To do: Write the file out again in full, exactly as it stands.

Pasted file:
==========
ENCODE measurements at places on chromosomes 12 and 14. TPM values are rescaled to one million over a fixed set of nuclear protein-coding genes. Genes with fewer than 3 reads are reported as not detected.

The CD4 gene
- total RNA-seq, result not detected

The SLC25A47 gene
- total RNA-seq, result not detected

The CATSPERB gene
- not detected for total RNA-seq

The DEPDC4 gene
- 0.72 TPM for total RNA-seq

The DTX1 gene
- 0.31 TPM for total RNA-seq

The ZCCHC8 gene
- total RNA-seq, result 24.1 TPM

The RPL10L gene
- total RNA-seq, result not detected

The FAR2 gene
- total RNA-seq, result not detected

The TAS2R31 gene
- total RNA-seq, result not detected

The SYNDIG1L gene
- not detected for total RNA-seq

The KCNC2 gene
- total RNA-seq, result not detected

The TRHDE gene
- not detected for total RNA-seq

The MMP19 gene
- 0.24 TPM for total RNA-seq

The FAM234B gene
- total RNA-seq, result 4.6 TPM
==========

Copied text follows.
ENCODE measurements at places on chromosomes 12 and 14. TPM values are rescaled to one million over a fixed set of nuclear protein-coding genes. Genes with fewer than 3 reads are reported as not detected.

The CD4 gene
- total RNA-seq, result not detected

The SLC25A47 gene
- total RNA-seq, result not detected

The CATSPERB gene
- not detected for total RNA-seq

The DEPDC4 gene
- 0.72 TPM for total RNA-seq

The DTX1 gene
- 0.31 TPM for total RNA-seq

The ZCCHC8 gene
- total RNA-seq, result 24.1 TPM

The RPL10L gene
- total RNA-seq, result not detected

The FAR2 gene
- total RNA-seq, result not detected

The TAS2R31 gene
- total RNA-seq, result not detected

The SYNDIG1L gene
- not detected for total RNA-seq

The KCNC2 gene
- total RNA-seq, result not detected

The TRHDE gene
- not detected for total RNA-seq

The MMP19 gene
- 0.24 TPM for total RNA-seq

The FAM234B gene
- total RNA-seq, result 4.6 TPM